'Still no clarity for growers'


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06 December 2022
Frustration at government failure on nature-friendly growing. 

THE Soil Association remains frustrated at the UK Government’s continued failure to provide clarity on future support for English growers to protect the environment.

While recognising the government’s desire to ensure the scheme delivers for nature and climate, the sustainable food and farming organisation was disappointed to hear reports that the delayed review of nature-friendly farming reforms may come as late as February.

Environmental and farming groups were expecting a significant update on the future of the Environmental Land Management Scheme on December 1st when Environment Secretary Thérèse Coffey addressed the CLA conference in London.

The Soil Association welcomes the Environment Secretary's comments that food production and protecting nature can be "symbiotic", with her saying: “The choice is not producing food or doing environmental schemes, it’s about making space for nature and that must go alongside sustainable food production. They are not mutually exclusive." 

But the speech left English growers – who are facing huge pressures – still desperately lacking the long overdue details they need to both manage their businesses and activate a shift to nature-friendly farming.

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Soil Association Head of Farming Policy Gareth Morgan said: “We remain frustrated at the continued government failure to give farmers confidence that previous promises to reward sustainable food production will be upheld.

“Delays and rumours of watering down plans to reward farmers for protecting the environment must end now. This policy is crucial at a time when our food system is in crisis – fertiliser, feed and energy costs for farmers are skyrocketing, wildlife populations are in freefall, shoppers are being priced out of sustainable food, and climate change is escalating at an unprecedented rate.

“It is disappointing that Defra has been unable to restore confidence in the government’s commitment to supporting nature-friendly farmers right on the eve of the UN Biodiversity Summit COP15. With farmland making up the vast majority of English land, this risks undermining pledges to restore nature before they have even been made.

“We urgently need transformative change with investment in a revolutionary shift to the most evidence-based solution – resilient, nature-friendly, agroecological farming. We also must see a renewed commitment to long-term support for our nature-friendly farming pioneers in the organic sector.”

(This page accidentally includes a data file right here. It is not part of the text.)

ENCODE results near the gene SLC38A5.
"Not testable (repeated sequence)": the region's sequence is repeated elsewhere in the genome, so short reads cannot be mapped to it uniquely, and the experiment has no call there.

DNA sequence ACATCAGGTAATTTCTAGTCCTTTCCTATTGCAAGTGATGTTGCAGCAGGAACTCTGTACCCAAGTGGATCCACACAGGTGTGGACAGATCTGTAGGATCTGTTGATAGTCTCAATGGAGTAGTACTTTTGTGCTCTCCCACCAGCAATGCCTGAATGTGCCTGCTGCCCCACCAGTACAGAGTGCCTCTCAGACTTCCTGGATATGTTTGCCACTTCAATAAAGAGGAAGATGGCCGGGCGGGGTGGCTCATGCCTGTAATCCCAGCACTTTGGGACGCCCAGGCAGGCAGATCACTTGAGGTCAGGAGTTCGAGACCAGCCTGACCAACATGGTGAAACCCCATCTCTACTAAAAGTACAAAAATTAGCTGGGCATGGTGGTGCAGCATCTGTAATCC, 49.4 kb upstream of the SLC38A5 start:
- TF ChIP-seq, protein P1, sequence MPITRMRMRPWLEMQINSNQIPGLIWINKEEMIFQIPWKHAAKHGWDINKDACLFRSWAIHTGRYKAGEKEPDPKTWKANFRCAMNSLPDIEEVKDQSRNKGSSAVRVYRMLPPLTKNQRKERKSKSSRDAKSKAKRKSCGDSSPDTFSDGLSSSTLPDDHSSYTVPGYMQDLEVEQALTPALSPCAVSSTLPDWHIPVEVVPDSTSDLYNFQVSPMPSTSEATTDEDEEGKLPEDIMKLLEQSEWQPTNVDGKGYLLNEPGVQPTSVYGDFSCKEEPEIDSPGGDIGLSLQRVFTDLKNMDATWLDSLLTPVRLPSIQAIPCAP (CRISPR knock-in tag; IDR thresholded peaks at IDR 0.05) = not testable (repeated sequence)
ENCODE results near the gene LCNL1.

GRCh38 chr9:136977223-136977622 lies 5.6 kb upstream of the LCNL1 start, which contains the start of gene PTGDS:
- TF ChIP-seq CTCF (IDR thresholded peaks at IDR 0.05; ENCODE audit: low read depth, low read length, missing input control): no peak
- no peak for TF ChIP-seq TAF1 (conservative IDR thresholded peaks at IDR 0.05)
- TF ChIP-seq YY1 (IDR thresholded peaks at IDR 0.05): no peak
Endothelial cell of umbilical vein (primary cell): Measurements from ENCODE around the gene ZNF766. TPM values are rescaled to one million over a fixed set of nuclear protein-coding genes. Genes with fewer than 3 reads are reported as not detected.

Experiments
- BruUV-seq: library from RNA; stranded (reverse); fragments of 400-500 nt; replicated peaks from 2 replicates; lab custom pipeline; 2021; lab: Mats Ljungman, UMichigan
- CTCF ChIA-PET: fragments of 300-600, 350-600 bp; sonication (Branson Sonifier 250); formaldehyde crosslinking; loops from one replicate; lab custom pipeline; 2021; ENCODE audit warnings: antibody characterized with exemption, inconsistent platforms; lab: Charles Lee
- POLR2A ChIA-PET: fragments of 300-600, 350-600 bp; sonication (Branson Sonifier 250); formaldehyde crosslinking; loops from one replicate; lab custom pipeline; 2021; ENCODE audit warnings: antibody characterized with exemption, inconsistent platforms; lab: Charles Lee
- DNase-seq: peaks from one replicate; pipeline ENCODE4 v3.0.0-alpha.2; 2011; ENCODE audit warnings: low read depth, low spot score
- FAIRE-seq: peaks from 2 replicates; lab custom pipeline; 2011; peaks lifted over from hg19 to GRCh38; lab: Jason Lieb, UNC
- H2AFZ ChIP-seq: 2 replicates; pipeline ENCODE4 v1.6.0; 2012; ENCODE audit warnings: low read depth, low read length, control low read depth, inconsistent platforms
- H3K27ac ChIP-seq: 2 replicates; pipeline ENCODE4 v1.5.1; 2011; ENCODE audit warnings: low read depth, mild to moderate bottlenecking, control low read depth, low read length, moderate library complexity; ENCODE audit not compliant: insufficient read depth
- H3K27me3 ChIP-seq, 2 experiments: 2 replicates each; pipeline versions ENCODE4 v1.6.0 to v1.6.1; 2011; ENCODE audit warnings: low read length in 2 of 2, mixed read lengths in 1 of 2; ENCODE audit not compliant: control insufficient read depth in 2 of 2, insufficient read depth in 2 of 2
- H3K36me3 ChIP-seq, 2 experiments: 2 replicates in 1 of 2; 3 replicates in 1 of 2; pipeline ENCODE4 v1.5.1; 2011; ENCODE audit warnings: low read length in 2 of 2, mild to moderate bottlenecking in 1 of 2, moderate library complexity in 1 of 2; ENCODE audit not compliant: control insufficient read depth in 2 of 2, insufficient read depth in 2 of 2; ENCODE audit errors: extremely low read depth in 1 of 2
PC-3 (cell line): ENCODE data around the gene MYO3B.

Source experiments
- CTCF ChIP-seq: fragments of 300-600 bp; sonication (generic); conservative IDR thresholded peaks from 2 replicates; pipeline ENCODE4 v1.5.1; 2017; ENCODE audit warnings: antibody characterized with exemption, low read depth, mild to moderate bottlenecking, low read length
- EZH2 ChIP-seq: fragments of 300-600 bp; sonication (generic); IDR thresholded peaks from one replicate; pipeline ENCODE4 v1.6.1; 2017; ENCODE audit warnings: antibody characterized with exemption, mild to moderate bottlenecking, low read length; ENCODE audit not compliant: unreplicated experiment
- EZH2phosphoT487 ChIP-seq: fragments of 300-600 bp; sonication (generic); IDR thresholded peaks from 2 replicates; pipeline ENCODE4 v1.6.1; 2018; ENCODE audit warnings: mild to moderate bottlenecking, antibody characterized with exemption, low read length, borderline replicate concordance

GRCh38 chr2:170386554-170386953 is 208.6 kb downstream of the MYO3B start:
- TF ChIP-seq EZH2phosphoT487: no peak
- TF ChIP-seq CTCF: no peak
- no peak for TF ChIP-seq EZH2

The Soil Association is calling for:
•    More ambition and funding within the Sustainable Farming Incentive – not the rumoured scaling back of existing standards which it says have so far inspired little confidence among English farmers. The association says the scheme must help farmers make the transformational change needed to restore nature and produce food that supports a healthy diet.
•    A route map for growers to help them transition to resilient farm businesses focused on more diverse, nutritious food production in harmony with nature whilst tackling climate change and restoring soil health and biodiversity.
•    Clarity for organic farmers – currently Countryside Stewardship provides funding for converting to and maintaining organic systems, which is due to end in 2024. With 50% more wildlife and 44% more soil carbon on organic farms, the Government must renew its commitment to its nature-friendly farming pioneers, the association says. Failure to do so would risk serious damage to nature while also falling behind Scottish and European governments who have made significant commitments to organic.
•    Despite the uncertainty, the Soil Association also urges farmers to get involved with ELMS, saying it still offers the best opportunity to obtain payments for nature-friendly practices. The government has previously provided reassurance that anyone in Countryside Stewardship agreements will be able to shift to ELMS without any penalties for leaving the agreement early. Free advice on navigating farm subsidy polices, and on how to build resilience through agroecological practices, is available to any type of farmer (not just organic) with the Soil Association’s farming team.

Photo: Karina lago

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